BH_15

20 Feb 2017

 

Key Biscayne

FL, USA

FL_03-04

12 Feb 2017

 

Florida Keys, Indian Key Fill

FL, USA

FL_10

13 Feb 2017

 

Florida Keys, Islamorada

FL, USA

FL_17

13 Feb 2017

 

West Palm Beach

FL, USA

FL_22

14 Feb 2017

 

Naples, Lowdermilk Park

FL, USA

FL_26

16 Feb 2017

 

Naples, Bonita Springs

FL, USA

FL_27-29

16 Feb 2017

 

Pan. City, Mirador del Pacifique

Panama

PA_01

1 Feb 2017

 

Pan. City, Plaza Quinto Centanario

Panama

PA_03

1 Feb 2017

 

Pan. City, Escuela Republica de Mexico

Panama

PA_04

1 Feb 2017

 

Pan. City, Punta Paitilla

Panama

PA_07

1 Feb 2017

 

Punta Chamé

Panama

PA_13

3 Feb 2017

 

Playa el Rompio*

Panama

PA_24

4 Feb 2017

 

Discovery Bay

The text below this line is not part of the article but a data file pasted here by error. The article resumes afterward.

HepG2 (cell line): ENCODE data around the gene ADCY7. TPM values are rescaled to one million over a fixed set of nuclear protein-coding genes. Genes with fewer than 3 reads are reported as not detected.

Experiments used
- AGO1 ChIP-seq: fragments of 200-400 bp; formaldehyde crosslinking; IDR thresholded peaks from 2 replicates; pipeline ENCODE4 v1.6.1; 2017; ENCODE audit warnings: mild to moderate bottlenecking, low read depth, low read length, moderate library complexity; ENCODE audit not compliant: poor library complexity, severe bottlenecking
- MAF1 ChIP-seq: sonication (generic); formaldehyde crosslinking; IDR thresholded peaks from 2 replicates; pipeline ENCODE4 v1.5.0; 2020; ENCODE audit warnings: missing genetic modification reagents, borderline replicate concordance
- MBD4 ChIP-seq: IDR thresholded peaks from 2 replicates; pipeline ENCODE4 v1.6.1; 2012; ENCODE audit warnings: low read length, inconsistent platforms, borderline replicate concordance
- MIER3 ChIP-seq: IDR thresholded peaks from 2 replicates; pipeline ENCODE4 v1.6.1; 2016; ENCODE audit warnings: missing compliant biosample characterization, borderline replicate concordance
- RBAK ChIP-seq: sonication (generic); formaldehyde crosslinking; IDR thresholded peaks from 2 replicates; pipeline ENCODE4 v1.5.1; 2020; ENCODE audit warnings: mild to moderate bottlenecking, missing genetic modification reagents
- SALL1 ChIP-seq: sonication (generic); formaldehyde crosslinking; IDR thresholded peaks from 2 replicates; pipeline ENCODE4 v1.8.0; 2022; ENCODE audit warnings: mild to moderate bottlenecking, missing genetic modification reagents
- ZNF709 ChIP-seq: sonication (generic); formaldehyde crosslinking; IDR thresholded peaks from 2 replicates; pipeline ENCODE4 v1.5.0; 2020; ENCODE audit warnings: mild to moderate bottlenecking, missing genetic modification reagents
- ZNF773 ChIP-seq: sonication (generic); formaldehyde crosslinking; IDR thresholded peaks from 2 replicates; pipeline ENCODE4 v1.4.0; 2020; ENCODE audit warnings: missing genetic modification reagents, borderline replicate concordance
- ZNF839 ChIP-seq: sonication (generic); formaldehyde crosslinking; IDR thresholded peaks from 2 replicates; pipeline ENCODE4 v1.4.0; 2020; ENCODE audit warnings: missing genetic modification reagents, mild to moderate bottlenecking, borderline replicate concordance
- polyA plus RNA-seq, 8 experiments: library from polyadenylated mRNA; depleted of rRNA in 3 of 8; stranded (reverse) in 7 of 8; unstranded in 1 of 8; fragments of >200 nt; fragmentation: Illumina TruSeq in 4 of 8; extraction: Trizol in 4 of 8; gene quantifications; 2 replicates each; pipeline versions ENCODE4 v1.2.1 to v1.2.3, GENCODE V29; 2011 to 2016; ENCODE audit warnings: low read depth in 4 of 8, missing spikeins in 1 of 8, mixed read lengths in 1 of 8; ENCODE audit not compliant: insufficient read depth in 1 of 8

Jamaica

JA_04

19 Aug 2012

 

Boca Chica*

Dominican Republic

DR_03

8 Feb 2016

 

Samaná*

Dominican Republic

DR_10

11 Feb 2016

 

Isla Magueyes

Puerto Rico

PR_05

14 Feb 2016

 

Bois Jolan

Guadeloupe

GU_14

20 Feb 2016

 

Trinité*

Martinique

MA_08

24 Feb 2016

 

La Sagesse Beach

Grenada

GR_10

27 Feb 2016

 

Cativá

Panama

PA_10

2 Feb 2017

 

Isla Colon, STRI Institute

Panama

PA_33

7 Feb 2017

 

Isla Colon, Boca del Drago

Panama

PA_45

8 Feb 2017

 

New Providence Isl., South Beach

Bahamas

BH_13

20 Feb 2017

 

South Beach*

Bahamas

BH_16

20 Feb 2017

 

New Providence Isl., Montagu Beach

Bahamas

BH_23

22 Feb 2017

*Samples only used for morphological or molecular genetic analyses, not for morphometric analyses

1Samples collected by H. Schatz

2Samples collected by G. Kunz

Genetic analyses